Should we then not cancel people whom we perceive have done wrong? I have a two-pronged answer.

As I explore humanism in my journey to making it my predominant ideology, I am more open to giving people chances to find their paths; to learn, relearn, unlearn and evolve. What would have happened if the community contributed to help the widow instead of cancelling her? Would her life have taken a much different turn than what it did? Could her children have learned about united communities instead of the mental health dump that they will have to deal with for the rest of their lives? I think when people and organizations make mistakes – where these mistakes do not end infringe on the rights of others – they should be corrected and allowed to learn from it. Should they be punished for their wrong? If it is according to the law. But the punishment should be more correctional than a need to exact revenge. So, let us say a white student – who goes on to become president – had black face on when he was a teenager. Or a student physically abuses a woman when he was a young adult. Should we cancel them because they made poor choices maybe twenty, twenty-five years ago? I think that should be determined by their behavior now. Was it a one-time thing? Has there been growth from that time? Do they respect people now? Have they apologized for their overt racism or abuse or whatever wrong they committed? Are they working to make amends? If the answers to all these are positive, should their entire existence be cancelled because of something they have grown from?

On the other hand, when the individual or organization has shown repeated disregard for human rights and dignity, I think they should be cancelled with no apology offered. People like R. Kelly, Bill Cosby, Harvey Weinstein and organizations like Fox News are people I am unashamed of for cancelling. They have shown a repeated disregard for women and black people (respectively) that is bullish in its persistence. These types of people should be cancelled as we work to make our communities saner.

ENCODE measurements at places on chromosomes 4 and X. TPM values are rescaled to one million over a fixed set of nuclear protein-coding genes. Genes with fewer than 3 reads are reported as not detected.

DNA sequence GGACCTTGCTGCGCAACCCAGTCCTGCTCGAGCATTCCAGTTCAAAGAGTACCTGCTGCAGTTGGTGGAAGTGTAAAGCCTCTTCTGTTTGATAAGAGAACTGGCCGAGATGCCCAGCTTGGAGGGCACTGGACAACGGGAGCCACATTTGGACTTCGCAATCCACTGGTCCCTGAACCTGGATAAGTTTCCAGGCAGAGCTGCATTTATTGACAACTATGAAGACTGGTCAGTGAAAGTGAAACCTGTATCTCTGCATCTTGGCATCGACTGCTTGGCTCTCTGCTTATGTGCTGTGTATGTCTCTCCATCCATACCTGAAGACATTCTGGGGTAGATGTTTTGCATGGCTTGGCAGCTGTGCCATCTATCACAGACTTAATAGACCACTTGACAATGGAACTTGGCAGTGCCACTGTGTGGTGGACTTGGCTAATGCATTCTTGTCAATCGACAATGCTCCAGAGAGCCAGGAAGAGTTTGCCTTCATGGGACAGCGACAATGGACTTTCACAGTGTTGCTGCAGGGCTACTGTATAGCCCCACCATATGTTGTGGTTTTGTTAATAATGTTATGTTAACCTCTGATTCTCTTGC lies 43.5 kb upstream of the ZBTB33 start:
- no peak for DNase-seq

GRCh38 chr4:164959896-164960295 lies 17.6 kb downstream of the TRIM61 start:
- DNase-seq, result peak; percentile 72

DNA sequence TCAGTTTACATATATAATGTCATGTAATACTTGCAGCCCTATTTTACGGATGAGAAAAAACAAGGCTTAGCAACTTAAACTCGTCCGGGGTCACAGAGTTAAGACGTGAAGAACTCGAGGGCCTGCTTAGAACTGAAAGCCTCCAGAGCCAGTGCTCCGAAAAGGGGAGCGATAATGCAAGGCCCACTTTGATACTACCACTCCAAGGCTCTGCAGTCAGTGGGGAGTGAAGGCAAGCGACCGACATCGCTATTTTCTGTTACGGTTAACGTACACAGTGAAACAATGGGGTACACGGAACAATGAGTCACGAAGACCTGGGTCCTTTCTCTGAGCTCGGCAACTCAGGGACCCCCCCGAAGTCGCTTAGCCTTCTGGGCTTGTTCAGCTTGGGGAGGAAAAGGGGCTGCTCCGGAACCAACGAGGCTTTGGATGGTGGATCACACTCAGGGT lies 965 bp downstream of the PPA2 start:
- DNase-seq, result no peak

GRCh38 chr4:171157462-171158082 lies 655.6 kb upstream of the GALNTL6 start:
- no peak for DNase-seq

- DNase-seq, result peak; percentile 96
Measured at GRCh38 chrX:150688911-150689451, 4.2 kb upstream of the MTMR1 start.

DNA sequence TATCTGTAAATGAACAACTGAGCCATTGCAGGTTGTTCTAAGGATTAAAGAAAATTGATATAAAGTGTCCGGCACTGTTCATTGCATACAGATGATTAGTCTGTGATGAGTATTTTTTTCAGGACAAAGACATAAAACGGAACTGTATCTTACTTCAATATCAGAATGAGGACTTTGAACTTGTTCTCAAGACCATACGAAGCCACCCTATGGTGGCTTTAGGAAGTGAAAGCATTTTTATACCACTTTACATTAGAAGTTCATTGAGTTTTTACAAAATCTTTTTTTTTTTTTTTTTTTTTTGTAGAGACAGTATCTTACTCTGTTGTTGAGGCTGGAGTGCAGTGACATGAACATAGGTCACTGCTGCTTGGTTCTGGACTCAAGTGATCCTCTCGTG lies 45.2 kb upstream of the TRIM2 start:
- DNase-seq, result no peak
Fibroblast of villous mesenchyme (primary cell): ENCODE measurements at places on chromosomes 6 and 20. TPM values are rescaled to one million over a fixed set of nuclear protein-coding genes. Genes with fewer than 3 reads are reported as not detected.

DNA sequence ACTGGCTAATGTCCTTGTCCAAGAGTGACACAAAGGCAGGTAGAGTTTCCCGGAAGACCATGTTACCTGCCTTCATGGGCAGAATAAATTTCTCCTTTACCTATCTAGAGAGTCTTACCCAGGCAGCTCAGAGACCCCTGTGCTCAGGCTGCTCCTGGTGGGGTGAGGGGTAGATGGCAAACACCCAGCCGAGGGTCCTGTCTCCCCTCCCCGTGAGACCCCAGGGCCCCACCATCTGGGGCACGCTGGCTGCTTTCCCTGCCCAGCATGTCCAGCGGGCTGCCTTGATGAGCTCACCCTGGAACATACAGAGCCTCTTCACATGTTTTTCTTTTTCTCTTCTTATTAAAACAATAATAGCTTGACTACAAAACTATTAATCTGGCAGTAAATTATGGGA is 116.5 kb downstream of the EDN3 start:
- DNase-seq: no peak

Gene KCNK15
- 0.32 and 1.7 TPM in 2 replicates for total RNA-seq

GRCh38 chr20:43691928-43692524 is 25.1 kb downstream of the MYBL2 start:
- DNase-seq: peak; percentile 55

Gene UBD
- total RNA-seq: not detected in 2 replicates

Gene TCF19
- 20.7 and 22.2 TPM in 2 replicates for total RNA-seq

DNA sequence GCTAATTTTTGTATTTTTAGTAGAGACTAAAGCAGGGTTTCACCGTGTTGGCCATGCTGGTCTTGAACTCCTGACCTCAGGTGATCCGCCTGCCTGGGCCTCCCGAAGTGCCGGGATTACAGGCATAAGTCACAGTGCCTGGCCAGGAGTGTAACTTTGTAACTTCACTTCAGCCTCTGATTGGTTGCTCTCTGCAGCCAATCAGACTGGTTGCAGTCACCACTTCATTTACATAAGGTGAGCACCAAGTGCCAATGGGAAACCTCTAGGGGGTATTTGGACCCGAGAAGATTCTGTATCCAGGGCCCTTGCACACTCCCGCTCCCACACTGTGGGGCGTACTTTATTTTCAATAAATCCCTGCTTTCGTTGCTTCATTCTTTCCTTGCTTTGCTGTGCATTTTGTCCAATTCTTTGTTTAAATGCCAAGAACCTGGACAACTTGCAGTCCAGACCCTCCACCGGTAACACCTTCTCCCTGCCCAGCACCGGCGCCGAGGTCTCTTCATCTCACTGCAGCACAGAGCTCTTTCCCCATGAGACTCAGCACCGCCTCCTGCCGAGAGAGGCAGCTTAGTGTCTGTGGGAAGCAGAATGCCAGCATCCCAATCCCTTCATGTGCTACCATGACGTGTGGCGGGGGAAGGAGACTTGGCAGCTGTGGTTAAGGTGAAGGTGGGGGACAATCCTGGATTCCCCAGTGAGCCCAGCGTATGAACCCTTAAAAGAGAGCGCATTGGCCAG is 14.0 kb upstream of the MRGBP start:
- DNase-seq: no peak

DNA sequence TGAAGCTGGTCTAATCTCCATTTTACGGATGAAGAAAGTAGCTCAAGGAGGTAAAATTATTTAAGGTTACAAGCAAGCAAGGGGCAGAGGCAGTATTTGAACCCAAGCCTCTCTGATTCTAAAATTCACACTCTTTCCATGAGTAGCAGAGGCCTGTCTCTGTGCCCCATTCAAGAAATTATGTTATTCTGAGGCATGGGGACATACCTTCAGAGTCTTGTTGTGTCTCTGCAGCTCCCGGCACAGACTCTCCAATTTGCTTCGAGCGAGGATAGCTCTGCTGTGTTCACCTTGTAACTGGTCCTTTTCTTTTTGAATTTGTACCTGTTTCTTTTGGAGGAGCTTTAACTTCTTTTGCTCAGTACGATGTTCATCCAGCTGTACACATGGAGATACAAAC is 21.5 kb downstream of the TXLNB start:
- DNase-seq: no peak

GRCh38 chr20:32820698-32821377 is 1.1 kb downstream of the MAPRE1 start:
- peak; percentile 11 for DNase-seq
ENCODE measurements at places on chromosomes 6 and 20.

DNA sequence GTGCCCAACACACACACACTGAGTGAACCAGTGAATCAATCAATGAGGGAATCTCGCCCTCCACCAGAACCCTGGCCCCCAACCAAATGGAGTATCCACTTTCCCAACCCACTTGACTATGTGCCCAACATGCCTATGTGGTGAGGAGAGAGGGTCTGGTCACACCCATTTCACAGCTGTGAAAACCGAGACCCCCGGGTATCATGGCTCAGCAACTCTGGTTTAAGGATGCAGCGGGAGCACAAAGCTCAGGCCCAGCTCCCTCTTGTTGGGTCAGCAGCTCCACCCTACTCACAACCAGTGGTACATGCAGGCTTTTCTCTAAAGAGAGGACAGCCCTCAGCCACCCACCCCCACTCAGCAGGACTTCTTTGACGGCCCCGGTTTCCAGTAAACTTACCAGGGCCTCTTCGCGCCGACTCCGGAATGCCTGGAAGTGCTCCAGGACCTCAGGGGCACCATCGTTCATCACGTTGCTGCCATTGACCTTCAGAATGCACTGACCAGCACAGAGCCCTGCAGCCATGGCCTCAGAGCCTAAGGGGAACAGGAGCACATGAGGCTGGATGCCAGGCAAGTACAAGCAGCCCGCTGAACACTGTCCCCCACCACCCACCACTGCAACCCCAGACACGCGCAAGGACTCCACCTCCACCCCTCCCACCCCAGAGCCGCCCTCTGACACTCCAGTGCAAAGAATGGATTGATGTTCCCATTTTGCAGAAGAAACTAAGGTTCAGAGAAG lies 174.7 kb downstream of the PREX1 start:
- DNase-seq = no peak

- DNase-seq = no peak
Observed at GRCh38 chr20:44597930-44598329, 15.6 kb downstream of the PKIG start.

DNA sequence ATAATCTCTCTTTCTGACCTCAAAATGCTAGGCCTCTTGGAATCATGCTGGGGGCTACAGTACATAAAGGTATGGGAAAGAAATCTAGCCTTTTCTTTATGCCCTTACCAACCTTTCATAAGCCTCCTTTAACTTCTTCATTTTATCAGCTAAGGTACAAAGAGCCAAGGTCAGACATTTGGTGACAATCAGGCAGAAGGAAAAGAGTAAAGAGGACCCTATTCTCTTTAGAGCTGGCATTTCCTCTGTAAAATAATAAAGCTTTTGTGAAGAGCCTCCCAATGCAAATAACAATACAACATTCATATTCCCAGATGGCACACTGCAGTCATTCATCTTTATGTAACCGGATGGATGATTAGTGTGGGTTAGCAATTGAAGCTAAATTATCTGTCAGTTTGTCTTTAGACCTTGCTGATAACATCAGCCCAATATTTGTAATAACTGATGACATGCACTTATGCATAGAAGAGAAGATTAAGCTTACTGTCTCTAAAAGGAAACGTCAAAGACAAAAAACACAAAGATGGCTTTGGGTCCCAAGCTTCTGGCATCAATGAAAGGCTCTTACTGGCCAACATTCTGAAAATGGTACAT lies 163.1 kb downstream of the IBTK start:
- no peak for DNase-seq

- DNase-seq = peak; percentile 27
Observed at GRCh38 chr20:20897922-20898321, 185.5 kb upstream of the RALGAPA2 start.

We must however remember that cancelling an individual or organization should not be our first response to what we perceive as offensive; no matter how righteous our anger. Let us look for opportunities to educate if we think the person/organization does not know or correct if we think they open to learning. This doesn’t mean that their words and actions do not or won't hurt us. It just means that we are willing to give people the benefit of doubt and not assume that they deliberately set out to hurt us. Let the onus of proving us wrong be on them.

If – and only if – they show beyond reasonable doubt that they are disgusting pieces of shit, then we should be more than eager to cancel them.